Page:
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Once a week we have team meetings that are scheduled during lunch which the company buys (irrelevant to me since I bring my own lunch anyway). I have no problem with the timing, but I find it insanely frustrating when people talk and eat at the same time. Obviously people try not to talk and chew, but unconsciously they do.

We're a small team and we usually have lunch together everyday. On normal days I can space out, don't really have to focus on what people are saying, or if it gets really bad I can just step out and finish lunch later. During company meetings I have no such options.

My manager knows I get irritated when people chew loudly, but I've somewhat downplayed it because I didn't want to seem rude. The meetings however are starting to get to me.

  • Comments are not for extended discussion; this conversation has been moved to chat. – Jane S Sep 20 at 2:37
  • The erroneous copyedit restoring the adjective everyday in place of the correct every day should be reverted, but I don't see a way to revert it. See lawlessenglish.com/english-mistakes/everyday-vs-every-day for clarification on standard English usage. I don't understand why StackExchange would prefer the nonstandard version. – CynicallyNaive Sep 24 at 16:54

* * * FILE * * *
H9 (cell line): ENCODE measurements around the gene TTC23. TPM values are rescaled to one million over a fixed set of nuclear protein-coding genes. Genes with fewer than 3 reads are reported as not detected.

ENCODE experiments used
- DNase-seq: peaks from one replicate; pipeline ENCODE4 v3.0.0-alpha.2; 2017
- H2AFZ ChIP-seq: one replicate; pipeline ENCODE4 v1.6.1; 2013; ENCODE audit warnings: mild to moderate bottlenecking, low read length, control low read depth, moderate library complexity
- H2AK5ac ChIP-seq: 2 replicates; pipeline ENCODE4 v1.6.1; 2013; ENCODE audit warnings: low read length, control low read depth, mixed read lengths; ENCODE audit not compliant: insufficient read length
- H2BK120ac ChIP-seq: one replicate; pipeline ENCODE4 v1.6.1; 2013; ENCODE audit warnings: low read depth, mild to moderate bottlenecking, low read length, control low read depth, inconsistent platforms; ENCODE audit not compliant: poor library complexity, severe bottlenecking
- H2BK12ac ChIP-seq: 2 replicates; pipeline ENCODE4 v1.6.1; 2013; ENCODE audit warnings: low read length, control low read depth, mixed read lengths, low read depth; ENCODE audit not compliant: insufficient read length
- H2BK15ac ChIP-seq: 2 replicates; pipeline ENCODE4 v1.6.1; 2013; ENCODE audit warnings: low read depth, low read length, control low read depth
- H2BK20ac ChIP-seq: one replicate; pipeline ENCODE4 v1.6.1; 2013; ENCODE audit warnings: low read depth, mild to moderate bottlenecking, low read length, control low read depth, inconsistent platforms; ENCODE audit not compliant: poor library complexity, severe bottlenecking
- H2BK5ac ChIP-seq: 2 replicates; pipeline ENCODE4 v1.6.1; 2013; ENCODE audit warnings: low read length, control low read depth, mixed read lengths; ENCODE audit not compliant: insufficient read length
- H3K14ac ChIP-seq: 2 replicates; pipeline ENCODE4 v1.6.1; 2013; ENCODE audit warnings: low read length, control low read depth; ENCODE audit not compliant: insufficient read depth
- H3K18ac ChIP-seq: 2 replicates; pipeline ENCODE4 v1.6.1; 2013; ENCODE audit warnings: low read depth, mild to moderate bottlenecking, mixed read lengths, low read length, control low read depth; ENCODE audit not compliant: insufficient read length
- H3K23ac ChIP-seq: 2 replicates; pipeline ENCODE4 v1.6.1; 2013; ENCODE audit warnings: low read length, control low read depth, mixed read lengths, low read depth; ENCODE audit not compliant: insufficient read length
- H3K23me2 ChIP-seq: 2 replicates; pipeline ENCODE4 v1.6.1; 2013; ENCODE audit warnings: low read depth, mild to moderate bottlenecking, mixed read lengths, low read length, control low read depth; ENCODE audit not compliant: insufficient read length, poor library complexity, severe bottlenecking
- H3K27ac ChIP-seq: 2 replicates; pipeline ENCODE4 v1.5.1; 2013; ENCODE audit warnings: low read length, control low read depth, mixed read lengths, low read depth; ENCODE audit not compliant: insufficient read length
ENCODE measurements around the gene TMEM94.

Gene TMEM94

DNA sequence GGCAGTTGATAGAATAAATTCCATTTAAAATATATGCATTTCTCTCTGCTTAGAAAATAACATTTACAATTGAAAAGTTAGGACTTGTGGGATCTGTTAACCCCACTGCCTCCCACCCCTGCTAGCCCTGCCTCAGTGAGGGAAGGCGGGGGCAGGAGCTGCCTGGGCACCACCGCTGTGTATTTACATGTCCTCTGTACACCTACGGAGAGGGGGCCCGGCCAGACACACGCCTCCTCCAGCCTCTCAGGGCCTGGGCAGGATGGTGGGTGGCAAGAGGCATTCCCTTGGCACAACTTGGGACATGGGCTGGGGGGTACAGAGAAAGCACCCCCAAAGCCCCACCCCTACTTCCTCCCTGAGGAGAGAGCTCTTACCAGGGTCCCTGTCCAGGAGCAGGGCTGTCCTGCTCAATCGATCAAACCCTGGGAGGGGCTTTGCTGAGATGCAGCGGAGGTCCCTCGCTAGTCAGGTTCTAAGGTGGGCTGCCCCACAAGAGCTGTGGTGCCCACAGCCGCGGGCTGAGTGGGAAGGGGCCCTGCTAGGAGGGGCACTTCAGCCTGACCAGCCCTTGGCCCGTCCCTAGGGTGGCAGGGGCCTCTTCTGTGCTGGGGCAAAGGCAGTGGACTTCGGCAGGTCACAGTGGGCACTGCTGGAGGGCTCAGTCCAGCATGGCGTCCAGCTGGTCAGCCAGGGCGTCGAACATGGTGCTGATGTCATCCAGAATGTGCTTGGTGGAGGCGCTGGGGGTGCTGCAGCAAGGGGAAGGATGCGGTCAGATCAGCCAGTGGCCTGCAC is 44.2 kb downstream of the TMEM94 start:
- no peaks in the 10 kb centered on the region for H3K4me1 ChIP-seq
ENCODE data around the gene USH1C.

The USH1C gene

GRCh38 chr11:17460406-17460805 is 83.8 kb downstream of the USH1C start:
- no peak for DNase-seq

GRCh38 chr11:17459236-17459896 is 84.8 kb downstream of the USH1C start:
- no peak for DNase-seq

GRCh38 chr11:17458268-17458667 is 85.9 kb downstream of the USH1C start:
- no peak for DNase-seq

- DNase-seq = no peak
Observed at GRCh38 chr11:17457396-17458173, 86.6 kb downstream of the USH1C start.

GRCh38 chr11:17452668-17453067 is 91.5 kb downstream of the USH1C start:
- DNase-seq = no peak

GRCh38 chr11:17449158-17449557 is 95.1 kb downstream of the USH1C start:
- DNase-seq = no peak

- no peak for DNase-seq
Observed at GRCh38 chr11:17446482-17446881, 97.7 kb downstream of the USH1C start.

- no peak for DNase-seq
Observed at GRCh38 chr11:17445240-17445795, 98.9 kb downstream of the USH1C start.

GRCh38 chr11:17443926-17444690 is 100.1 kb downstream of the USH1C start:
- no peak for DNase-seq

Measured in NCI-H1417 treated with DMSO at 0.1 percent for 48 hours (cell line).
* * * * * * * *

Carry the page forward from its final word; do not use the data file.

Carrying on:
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Best solution: Talk to your boss

You should politely reiterate to your boss how much this bothers you. "Seeming rude" is often in our own perception.

Hey, Boss, got a second? I love that we have a weekly meeting to hear from each other, and I'm worried I'm not able to engage fully because I can't hear what people are saying when they chew and talk. Not just that, but I'm really sensitive to noise. I know we talked about this in passing, and since then I've come to realize it's really hindering me from participating. Is there anything we can do about it?

You seem to have ruled that out, though. So then, I suggest both the following--but only if done in chronological order.

Next-best ideas

  1. Even if your boss isn't receptive to your suggestions, try talking to a couple of your colleagues--probably the ones you're on best terms with--to get their assessment of the situation. If they agree with you, you have allies to change the culture of this meeting. If they don't, at least they know it bothers you. Assuming good faith, they'll still make a bit more effort not to do it when you're in the conversation.